Pet Sematary (song)

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"Pet Sematary"
Single by Ramones
from the album Brain Drain
Released 1989
Genre Punk rock, horror punk
Length 3:30
Label Sire (US)
Chrysalis (UK)
Songwriter(s) Dee Dee Ramone, Daniel Rey[1]
Producer(s) Jean Beauvoir, Bill Laswell, Daniel Rey
Ramones singles chronology
"I Wanna Live"
(1987)
"Pet Sematary"
(1989)
"I Believe in Miracles"
(1989)
"I Wanna Live"
(1987)
"Pet Sematary"
(1989)
"I Believe in Miracles"
(1989)

"Pet Sematary" is a single by American punk rock band Ramones from their 1989 album Brain Drain. The song, originally written for the Stephen King movie adaptation of the same name, became one of the Ramones' biggest radio hits and a staple in their concerts during the 1990s.[2]

King is a huge Ramones fan and invited the band to his Bangor, Maine home as they played in New England. During the visit, he handed Dee Dee Ramone a copy of the Pet Sematary novel, and the bassist retreated to the basement. One hour later, he showed up with the lyrics to "Pet Sematary". Shortly afterwards, drummer Marky Ramone said that Dee Dee's attitude that day showed he could achieve his plans to leave the band and attempt a career at hip hop music. He likened Dee Dee to King, saying that both wrote things people could relate to because they "penetrated to the curiosity, fears, and insecurities carried around with them and couldn't put into words".[3]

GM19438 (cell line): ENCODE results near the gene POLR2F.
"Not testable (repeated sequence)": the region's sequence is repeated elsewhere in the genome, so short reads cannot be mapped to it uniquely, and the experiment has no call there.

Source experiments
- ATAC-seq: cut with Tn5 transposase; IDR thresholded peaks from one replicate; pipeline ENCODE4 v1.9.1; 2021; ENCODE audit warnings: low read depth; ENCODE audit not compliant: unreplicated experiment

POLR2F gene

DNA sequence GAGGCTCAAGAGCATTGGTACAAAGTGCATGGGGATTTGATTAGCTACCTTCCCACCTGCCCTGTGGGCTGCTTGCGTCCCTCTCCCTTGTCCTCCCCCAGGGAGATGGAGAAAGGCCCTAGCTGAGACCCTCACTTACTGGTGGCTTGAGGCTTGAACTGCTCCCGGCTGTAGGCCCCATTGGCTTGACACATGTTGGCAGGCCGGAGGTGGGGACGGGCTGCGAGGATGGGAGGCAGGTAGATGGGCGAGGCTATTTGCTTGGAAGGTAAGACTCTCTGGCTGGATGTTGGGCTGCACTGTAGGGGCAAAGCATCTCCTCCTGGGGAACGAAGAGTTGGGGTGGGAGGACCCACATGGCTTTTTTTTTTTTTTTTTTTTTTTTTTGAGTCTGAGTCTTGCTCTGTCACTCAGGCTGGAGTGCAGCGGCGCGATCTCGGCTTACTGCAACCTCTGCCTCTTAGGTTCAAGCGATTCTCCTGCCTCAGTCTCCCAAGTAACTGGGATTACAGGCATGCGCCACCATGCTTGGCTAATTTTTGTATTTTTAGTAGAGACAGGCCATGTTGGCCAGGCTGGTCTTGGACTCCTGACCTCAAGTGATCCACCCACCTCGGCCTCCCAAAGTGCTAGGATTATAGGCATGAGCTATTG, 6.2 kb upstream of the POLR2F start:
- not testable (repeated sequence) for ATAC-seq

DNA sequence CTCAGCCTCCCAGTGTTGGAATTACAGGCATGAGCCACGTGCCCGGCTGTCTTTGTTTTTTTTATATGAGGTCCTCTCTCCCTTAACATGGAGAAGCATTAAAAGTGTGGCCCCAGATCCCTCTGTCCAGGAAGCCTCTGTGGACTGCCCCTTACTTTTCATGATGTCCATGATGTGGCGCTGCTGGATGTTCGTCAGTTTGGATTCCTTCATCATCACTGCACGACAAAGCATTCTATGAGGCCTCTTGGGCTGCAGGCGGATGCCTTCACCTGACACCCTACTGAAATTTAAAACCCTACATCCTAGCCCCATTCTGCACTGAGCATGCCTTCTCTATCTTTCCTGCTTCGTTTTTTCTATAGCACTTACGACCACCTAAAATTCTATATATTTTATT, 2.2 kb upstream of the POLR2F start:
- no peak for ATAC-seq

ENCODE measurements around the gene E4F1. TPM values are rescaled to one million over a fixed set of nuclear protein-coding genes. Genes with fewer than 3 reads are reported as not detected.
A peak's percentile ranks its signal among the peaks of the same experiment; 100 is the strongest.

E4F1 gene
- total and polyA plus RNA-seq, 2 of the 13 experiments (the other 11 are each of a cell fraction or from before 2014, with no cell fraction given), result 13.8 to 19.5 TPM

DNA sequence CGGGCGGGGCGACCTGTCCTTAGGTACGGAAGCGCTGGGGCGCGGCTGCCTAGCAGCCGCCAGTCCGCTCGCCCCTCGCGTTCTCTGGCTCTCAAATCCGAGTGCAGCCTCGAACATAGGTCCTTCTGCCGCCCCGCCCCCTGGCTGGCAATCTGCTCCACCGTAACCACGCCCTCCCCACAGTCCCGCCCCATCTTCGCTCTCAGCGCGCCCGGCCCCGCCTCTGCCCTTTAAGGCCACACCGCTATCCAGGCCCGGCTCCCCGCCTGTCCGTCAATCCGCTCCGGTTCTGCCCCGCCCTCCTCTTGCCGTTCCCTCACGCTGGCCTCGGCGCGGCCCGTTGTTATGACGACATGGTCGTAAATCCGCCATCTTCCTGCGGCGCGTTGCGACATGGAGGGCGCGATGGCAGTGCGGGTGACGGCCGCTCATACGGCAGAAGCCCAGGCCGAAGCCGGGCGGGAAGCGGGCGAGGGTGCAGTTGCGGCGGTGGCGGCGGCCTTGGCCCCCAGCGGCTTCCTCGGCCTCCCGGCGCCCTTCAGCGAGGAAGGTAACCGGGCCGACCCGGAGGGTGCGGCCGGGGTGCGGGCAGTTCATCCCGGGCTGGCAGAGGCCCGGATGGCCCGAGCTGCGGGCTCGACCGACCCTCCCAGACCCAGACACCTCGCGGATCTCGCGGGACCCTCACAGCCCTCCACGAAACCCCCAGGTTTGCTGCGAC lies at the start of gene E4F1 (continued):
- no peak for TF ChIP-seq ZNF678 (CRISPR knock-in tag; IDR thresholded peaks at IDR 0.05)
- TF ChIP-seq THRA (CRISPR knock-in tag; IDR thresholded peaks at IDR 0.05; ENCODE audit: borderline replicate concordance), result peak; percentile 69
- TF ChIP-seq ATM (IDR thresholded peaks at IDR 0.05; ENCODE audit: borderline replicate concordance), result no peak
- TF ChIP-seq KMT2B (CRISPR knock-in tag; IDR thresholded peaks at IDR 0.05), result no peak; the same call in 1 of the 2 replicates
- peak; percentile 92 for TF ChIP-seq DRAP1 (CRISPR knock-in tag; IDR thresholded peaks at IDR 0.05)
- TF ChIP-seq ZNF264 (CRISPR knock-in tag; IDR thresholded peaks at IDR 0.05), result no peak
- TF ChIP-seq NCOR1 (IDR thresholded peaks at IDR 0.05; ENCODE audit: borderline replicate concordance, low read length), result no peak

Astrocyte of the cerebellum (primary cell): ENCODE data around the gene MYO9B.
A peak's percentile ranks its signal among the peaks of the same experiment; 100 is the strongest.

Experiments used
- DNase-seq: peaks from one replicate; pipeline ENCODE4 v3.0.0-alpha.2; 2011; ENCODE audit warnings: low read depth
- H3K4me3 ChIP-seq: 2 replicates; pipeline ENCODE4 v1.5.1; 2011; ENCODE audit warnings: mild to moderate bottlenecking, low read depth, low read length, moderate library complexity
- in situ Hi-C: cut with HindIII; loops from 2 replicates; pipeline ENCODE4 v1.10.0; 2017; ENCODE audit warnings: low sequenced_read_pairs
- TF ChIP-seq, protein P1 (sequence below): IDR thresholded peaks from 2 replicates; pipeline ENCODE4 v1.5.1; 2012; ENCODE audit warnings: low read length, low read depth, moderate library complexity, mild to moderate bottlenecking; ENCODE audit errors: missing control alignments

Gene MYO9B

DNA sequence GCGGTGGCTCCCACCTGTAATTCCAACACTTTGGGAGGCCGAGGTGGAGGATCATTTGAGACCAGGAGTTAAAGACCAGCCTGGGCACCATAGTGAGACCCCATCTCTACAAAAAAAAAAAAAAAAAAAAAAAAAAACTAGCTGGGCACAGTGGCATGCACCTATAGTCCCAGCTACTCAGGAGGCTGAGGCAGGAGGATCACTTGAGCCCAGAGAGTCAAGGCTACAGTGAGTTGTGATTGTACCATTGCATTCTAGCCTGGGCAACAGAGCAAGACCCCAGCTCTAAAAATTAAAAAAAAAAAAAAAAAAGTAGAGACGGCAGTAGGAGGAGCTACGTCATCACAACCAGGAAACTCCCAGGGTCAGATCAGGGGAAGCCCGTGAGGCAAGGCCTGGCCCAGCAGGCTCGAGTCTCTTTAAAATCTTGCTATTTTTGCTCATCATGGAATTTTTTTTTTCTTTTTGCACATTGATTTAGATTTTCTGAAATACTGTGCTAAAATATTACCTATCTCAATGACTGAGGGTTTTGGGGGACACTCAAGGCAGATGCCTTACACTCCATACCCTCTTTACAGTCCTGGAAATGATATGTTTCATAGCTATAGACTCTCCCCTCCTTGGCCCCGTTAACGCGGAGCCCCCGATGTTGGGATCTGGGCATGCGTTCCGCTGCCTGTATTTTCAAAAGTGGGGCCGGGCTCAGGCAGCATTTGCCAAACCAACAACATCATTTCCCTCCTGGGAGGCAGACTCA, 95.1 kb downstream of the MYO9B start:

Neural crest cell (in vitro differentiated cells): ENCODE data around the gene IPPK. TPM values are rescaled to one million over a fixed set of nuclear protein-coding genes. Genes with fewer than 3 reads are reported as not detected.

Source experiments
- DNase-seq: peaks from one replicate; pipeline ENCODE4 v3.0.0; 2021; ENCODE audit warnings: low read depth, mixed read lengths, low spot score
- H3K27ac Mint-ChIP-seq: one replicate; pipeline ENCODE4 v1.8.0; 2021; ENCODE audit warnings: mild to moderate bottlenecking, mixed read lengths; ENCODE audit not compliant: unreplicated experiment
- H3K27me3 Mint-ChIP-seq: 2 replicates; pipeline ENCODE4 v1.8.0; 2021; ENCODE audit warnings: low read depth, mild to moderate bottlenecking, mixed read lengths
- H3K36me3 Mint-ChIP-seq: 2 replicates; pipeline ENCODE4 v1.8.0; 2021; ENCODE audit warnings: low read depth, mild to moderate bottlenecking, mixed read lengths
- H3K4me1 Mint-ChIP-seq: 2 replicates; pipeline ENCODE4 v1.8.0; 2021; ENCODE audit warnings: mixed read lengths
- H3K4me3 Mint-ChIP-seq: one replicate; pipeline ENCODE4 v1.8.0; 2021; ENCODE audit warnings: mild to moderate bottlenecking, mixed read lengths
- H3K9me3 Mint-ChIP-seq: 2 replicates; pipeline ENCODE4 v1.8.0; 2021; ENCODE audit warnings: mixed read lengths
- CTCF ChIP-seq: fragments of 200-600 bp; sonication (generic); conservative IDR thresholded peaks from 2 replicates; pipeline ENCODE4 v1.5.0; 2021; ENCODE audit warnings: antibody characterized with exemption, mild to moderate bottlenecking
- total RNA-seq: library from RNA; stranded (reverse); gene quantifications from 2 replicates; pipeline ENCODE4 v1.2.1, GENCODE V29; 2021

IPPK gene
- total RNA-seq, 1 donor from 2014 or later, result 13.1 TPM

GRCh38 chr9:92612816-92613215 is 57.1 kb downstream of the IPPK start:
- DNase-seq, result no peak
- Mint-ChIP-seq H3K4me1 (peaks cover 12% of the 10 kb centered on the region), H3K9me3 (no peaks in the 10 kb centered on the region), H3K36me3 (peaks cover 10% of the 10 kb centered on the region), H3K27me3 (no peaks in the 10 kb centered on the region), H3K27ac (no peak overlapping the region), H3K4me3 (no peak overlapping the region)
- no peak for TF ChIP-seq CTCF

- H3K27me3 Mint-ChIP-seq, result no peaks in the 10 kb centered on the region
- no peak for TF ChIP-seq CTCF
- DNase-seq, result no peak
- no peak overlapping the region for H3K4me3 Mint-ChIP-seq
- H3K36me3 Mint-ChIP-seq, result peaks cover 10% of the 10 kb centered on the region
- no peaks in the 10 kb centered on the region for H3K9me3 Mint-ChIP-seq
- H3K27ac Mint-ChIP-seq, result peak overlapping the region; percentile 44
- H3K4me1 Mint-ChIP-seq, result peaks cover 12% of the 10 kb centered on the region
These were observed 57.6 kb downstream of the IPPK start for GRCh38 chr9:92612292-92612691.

Producer Daniel Rey became a co-writer by helping the structure of the song, while producer Jean Beauvoir of the Plasmatics helped give the song a more commercial style fit for radio play and film inclusion. As "Pet Sematary" sounded closer to the rock ballads of the period, it was a struggle for Johnny Ramone to play the arpeggios and chords despite Dee Dee's guidance.[3]

The music video for "Pet Sematary" was filmed at the Sleepy Hollow Cemetery in the eponymous New York village. Shot in a cold January 1989 night, the video features scenes from the film and the Ramones playing in an hydraulic platform placed inside an open grave, which was lowered until in the ending a horde covers the band in a "The Ramones" headstone.[3] It was the last video featuring Dee Dee Ramone, which would depart the band and be replaced with C. J. Ramone. The video features cameos by Debbie Harry and Chris Stein of Blondie, and members of The Dead Boys.

Reception for the song was not entirely positive, as it was nominated for the now-defunct Razzie Award for Worst Original Song in 1989.

Chart performance[edit]

Chart (1989) Peak
position
US Alternative Songs (Billboard)[4] 4
US New Rock (Radio & Records)[5] 6

References[edit]

  1. ^ Allmusic review by Stewart Mason
  2. ^ MattFini's Halloween Top 10 Lists: Most Memorable End Credit Songs
  3. ^ a b c Ramone, Marky (2015). Punk Rock Blitzkrieg. John Blake Publishing. pp. 276–8. ISBN 1784188301. 
  4. ^ "The Ramones - Chart history: Alternative Songs". Billboard. Retrieved May 21, 2018. 
  5. ^ "New Rock" (PDF). Radio & Records. Retrieved May 21, 2018.